Historically, the spine-ribs technique for obtaining borehole and mudcake compensation of dual detector gamma-gamma density logs has been shown to be very successful as long as the borehole and other environmental effects are slowly varying with depth, and as long as the interest is limited to vertical features broader than several feet. The effects of rugosity, however, can vary very rapidly, and may seriously corrupt the density determination, especially when good vertical resolution is required.
For the purpose of this invention rugosity is defined as a rapid discontinuity in the borehole wall, with depth limited to the maximum thickness of mudcake for which "spine-and-ribs" compensation gives valid results. This is typically limited to about three quarters of an inch. For rugosities significantly deeper than this, no accurate density measurement can be made with a gamma-gamma type device.
The recent introduction of the enhanced vertical resolution processing of density logs known as alpha processing has stimulated renewed interest in examination of sensor signals in greater vertical detail, and in improving our understanding of the geometrical response functions of these sensors. Experience with alpha processing has also emphasized the importance of vertical resolution matching of the detector signals before any systematic compensation schemes can be applied.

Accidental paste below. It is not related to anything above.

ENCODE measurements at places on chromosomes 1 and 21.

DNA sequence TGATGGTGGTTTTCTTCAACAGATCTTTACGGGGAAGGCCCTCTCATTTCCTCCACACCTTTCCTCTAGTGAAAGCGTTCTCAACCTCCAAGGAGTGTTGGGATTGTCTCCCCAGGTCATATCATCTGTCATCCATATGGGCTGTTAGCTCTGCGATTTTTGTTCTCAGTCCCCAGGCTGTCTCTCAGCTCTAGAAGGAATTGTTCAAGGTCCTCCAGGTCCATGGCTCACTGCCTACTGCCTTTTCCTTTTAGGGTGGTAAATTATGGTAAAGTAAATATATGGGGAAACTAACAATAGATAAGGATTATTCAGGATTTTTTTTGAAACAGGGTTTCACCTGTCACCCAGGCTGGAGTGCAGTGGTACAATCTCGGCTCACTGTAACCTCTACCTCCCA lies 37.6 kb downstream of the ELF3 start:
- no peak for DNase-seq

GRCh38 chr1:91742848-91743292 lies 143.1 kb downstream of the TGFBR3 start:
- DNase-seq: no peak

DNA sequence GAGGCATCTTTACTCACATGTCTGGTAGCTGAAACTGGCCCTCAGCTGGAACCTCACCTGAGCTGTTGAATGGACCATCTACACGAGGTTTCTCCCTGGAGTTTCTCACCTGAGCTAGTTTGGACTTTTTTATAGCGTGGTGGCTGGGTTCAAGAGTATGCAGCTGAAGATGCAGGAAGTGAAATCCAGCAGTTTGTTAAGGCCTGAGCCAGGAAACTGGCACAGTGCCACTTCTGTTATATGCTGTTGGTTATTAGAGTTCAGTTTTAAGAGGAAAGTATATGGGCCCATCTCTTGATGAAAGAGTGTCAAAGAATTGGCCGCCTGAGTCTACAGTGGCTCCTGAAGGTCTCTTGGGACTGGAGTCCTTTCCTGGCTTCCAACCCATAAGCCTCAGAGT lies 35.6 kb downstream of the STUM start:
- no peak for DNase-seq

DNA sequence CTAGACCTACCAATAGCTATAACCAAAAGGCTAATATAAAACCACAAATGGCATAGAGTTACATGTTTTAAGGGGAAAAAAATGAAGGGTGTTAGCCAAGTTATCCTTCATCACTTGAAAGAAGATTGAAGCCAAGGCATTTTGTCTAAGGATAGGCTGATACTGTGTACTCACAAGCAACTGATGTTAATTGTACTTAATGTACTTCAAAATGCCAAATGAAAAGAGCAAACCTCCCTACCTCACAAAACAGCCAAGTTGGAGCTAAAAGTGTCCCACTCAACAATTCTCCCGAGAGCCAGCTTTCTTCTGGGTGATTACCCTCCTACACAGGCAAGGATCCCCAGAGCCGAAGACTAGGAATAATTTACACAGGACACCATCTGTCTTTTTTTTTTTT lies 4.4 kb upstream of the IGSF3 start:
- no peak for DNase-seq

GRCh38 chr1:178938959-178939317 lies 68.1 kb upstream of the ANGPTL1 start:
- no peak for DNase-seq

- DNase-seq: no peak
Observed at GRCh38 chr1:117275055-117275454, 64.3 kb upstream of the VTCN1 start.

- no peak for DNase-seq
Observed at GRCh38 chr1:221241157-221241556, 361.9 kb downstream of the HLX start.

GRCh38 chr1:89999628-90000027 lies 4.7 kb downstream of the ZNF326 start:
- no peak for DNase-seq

One of the limitations of alpha processing is that the method, by assumption, becomes invalid in the presence of substantial rugosity. This follows from the technique's use of the high frequency information from the near detector, which is highly sensitive to rugosity. Furthermore, the assumption had been made that unique vertical response functions could be found to effect this vertical resolution matching. The response functions used were dominated by the detector response in the "deep" region of the formation, as they were derived from situations in which shallow perturbation effects were absent or constant.
Recent experience, however, has indicated that the vertical response functions of the density detectors change with the distance away from the tool, or into the formation. Specifically, the vertical response to the "shallow" region is very different from the vertical response to the "deep" region.
Accordingly, prior to the development of the present invention, there has been no method for determining the density of a subsurface geological formation utilizing a dual-detector logging tool, which method utilizes the differences in the vertical response functions of the detectors at different depths away from the borehole, to reduce or eliminate the effect of rugosity from the derived response. All previous methods assume that the "shallow" region properties are slowly varying with depth. In cases where this is not true, heavy smoothing has been required to reduce the perturbing effect, at the cost of degradation in vertical resolution.